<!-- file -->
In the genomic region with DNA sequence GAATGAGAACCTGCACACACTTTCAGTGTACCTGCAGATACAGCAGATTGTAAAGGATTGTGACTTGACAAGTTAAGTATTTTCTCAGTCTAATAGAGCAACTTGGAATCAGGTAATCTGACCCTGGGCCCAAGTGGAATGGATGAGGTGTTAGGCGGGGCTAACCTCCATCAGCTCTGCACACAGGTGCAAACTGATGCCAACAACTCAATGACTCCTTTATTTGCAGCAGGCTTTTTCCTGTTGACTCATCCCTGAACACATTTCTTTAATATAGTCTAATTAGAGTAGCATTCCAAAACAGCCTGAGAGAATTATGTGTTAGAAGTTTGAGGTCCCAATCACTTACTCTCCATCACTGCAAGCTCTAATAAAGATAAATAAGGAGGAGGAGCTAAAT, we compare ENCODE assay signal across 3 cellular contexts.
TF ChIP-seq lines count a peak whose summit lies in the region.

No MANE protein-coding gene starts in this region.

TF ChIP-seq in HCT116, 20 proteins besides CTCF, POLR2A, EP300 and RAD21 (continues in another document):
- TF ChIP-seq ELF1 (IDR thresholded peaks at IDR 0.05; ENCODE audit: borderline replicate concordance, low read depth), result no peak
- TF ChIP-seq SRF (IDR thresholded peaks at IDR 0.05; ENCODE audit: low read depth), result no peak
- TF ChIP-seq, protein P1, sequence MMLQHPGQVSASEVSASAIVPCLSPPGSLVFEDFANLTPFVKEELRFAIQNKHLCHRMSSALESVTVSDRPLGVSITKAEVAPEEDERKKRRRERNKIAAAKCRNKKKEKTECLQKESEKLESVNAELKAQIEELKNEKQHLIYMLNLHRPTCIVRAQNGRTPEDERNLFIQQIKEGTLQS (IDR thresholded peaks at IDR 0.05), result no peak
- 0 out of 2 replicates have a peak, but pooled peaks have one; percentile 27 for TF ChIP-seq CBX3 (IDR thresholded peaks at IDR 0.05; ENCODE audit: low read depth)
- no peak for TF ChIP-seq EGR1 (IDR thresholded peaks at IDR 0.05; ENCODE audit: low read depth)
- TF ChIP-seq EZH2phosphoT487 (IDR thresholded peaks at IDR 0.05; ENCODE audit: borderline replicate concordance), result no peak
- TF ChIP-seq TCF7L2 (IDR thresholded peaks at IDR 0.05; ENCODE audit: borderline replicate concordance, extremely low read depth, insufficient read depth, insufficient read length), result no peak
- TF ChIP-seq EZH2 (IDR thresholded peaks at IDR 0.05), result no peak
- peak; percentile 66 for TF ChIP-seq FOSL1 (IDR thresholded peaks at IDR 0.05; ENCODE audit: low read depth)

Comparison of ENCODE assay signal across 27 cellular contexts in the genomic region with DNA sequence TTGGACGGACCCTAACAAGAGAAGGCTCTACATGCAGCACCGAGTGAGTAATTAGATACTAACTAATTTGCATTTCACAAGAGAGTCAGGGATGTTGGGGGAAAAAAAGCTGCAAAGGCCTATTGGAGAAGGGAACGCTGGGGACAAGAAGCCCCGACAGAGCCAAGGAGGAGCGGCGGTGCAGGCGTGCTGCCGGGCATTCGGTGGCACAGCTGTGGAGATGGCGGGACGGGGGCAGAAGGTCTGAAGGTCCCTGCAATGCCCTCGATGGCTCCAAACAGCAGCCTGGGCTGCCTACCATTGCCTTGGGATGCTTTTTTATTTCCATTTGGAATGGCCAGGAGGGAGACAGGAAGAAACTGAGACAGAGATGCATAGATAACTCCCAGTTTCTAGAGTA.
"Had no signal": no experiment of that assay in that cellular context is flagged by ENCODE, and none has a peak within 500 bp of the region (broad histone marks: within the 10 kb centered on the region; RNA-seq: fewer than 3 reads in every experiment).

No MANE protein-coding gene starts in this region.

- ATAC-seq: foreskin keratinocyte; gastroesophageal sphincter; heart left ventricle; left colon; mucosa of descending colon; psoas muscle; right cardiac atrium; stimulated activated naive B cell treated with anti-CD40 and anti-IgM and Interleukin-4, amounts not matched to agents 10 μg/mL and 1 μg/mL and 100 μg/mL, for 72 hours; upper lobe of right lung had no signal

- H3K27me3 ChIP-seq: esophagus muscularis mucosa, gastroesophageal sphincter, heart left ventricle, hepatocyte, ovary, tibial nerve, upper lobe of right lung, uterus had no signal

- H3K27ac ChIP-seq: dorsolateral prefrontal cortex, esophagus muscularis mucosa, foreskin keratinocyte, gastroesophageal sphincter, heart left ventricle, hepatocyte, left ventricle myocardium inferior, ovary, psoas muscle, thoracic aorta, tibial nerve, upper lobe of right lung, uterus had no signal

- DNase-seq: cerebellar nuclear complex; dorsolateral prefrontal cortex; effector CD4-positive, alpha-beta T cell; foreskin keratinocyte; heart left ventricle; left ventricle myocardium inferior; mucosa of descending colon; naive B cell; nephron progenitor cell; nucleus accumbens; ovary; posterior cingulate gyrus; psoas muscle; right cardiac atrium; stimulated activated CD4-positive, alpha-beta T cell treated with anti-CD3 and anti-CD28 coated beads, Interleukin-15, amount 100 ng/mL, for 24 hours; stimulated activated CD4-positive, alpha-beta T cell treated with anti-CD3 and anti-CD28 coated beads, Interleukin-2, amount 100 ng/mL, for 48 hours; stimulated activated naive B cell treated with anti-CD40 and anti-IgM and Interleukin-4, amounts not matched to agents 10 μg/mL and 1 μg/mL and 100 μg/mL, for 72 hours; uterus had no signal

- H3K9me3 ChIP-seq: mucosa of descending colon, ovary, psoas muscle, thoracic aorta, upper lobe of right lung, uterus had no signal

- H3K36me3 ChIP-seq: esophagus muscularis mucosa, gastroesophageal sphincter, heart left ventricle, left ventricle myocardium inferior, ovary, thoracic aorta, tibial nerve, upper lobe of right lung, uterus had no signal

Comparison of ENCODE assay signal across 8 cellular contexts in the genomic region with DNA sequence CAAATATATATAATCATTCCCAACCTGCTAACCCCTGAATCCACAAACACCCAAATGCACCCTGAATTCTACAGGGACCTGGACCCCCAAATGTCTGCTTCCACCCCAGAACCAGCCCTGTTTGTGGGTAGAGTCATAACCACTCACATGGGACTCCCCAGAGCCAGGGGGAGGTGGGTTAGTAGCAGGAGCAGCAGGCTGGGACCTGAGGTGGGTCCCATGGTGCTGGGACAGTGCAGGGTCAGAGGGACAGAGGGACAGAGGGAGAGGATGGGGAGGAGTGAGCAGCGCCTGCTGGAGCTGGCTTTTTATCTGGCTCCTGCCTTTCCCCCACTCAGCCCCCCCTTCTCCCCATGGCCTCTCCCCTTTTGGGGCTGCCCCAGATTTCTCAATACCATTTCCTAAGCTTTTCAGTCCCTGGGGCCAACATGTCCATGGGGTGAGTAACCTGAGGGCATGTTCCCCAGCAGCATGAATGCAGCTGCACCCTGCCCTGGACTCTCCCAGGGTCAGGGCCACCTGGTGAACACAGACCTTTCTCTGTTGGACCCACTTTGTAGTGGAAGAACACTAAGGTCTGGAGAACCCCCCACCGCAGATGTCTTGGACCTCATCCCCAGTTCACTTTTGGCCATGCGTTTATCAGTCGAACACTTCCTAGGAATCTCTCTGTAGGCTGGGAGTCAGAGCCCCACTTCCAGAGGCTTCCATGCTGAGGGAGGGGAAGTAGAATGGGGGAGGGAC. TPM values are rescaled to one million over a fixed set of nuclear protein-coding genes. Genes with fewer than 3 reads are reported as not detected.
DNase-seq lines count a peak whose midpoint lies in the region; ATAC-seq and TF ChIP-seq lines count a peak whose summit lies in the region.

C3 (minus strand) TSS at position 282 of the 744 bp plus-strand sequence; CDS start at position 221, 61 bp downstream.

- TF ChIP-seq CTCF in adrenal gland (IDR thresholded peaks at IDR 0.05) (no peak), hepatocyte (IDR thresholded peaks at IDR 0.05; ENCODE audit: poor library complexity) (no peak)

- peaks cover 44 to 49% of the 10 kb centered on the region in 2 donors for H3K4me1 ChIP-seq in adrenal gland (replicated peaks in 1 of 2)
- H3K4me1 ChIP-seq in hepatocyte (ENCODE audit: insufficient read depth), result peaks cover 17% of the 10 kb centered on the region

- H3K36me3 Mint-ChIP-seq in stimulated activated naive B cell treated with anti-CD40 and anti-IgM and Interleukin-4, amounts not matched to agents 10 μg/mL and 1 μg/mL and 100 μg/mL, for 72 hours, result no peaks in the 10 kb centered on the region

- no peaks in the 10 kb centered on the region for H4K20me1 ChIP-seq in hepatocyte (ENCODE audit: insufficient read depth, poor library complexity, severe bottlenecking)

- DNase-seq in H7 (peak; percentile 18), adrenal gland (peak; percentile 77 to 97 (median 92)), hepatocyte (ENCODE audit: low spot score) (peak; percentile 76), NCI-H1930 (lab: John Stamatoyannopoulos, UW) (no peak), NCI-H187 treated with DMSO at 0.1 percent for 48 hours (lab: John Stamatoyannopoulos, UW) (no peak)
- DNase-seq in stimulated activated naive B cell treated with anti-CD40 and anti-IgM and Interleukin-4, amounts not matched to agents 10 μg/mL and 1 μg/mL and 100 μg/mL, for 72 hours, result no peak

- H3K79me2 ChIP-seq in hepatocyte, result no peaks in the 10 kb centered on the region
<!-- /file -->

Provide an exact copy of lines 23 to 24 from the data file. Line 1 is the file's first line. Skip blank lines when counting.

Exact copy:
Comparison of ENCODE assay signal across 8 cellular contexts in the genomic region with DNA sequence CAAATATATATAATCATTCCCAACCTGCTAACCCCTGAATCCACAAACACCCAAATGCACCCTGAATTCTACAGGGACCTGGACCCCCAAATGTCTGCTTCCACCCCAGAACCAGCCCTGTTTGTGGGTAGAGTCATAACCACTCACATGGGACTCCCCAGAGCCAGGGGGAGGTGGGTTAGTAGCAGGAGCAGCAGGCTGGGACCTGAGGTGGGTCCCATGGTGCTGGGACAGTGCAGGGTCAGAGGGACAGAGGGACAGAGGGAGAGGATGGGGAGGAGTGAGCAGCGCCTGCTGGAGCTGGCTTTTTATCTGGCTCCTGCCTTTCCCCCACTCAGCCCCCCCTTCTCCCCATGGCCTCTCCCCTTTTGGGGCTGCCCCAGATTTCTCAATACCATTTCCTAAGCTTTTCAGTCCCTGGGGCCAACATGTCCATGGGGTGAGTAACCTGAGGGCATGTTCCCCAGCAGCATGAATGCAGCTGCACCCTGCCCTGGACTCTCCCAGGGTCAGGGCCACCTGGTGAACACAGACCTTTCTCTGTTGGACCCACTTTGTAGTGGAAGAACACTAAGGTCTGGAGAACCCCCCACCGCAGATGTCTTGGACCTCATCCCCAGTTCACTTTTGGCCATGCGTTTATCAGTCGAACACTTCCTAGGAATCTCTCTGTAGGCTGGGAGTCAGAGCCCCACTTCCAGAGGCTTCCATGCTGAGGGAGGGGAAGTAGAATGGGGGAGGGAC. TPM values are rescaled to one million over a fixed set of nuclear protein-coding genes. Genes with fewer than 3 reads are reported as not detected.
DNase-seq lines count a peak whose midpoint lies in the region; ATAC-seq and TF ChIP-seq lines count a peak whose summit lies in the region.